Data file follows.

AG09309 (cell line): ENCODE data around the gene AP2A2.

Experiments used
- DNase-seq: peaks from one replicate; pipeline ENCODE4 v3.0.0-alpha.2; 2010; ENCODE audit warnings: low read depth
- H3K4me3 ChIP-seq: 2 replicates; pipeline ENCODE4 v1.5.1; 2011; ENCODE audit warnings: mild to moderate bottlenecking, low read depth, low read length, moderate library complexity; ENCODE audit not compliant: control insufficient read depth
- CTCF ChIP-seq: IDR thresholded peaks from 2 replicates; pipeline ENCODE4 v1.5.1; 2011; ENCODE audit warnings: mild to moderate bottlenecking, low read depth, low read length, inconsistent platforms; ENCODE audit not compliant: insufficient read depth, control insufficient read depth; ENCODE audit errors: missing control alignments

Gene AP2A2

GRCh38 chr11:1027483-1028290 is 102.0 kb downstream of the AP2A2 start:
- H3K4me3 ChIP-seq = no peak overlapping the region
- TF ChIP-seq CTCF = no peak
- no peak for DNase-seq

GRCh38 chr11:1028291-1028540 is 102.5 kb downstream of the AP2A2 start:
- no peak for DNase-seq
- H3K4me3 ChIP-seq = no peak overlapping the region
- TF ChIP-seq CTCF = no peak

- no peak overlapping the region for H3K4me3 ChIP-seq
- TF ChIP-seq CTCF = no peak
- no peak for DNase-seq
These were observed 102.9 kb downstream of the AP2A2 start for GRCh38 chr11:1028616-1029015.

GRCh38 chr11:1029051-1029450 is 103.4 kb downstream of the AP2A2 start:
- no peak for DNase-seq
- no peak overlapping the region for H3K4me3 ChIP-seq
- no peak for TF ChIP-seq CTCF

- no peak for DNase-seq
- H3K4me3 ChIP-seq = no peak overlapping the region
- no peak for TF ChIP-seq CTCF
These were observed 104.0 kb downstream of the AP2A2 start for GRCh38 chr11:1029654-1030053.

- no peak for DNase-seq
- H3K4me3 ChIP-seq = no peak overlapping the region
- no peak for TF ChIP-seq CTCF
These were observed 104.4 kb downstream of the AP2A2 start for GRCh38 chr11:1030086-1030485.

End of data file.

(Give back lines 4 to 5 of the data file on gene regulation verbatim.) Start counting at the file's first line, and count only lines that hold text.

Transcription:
- H3K4me3 ChIP-seq: 2 replicates; pipeline ENCODE4 v1.5.1; 2011; ENCODE audit warnings: mild to moderate bottlenecking, low read depth, low read length, moderate library complexity; ENCODE audit not compliant: control insufficient read depth
- CTCF ChIP-seq: IDR thresholded peaks from 2 replicates; pipeline ENCODE4 v1.5.1; 2011; ENCODE audit warnings: mild to moderate bottlenecking, low read depth, low read length, inconsistent platforms; ENCODE audit not compliant: insufficient read depth, control insufficient read depth; ENCODE audit errors: missing control alignments